Howard League questions YJB over need for Glen Parva prison

The Youth Justice Board has been urged to reconsider plans to build a 360-bed child prison at Glen Parva young offender institution in Leicestershire.

Frances Crook, chair of the Howard League for Penal Reform, has written to the YJB asking why the board is planning to build the split prison site for children and young adults, “given the current financial climate and the significant decrease in the juvenile prison population”.

In the letter, addressed to YJB chair Frances Done, Crook wrote: “Past experience tells us that it will be difficult to prevent the cross-deployment of staff, including governors, with the consequence that staff who have no specialist training in dealing with children will be working in the establishment.”

“It seems all the more surprising that this new build is pressing ahead at a time when the numbers of children being sent to prison is falling. The apparent expansion and huge capital investment gives quite the wrong message to sentencers,” she wrote.

Youth custody rates fell by 21% in the year 2008-9. At the end of 2009, for the first time in almost a decade, there were fewer than 2,000 under-18s in custody.

Crook highlighted a three-year set of principles and plans – under the Strategy for the Secure Estate for Children and Young People for 2005-6 to 2007-8 – which set out the YJB’s intentions to “improve regimes…and, in particular, reduce the numbers held on split sites” and expressed her concern that there had been “no consultation on this apparent reversal of policy.”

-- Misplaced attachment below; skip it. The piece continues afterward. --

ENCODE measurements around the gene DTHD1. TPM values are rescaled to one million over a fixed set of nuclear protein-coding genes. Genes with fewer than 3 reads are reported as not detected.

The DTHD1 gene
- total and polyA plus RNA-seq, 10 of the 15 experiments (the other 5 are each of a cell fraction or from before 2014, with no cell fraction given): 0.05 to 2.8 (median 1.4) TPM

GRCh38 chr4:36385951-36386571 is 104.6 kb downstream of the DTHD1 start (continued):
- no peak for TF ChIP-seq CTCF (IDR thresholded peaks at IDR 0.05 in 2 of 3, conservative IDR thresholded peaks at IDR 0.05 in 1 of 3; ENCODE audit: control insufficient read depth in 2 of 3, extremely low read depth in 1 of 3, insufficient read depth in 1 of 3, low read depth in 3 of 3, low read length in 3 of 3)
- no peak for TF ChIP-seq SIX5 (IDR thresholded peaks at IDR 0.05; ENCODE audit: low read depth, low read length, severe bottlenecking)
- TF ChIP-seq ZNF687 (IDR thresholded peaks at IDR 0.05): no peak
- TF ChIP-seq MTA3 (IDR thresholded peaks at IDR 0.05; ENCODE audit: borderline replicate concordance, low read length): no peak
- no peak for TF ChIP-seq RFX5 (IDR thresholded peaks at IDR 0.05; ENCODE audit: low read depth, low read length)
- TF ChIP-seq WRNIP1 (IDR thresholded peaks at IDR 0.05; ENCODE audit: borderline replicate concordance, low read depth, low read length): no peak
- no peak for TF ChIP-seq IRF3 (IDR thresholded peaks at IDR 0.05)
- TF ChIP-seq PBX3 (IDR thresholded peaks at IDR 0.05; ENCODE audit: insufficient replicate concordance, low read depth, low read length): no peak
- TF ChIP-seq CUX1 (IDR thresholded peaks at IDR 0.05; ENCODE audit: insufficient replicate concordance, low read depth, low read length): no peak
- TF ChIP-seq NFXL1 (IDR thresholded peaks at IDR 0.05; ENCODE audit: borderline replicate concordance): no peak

Consultation, Crook said, would “facilitate a public debate about the use of prison custody for children and could well result in pressure to reverse the decision to expand the prison estate.”

“This will be a huge institution replicating all the failures of such prisons holding children in the past… I urge the YJB to take the opportunity to reconsider… rather than commit any incoming administration following the general election to a significant commitment of taxpayers’ money,” she wrote.

John Drew, chief executive of the YJB, told Community Care that Glen Parva forms an “essential” part of the YJB’s long-term strategy to improve the quality of custodial services and “continues to be pursued by the YJB.”

“Most of the current custodial institutions were not specifically designed for children and young people, and standards and expectations have also risen in the last 10 years. The opportunity to have a modern, purpose built YOI is a great one, and will make a significant contribution to improving safety and effectiveness,” Drew said.

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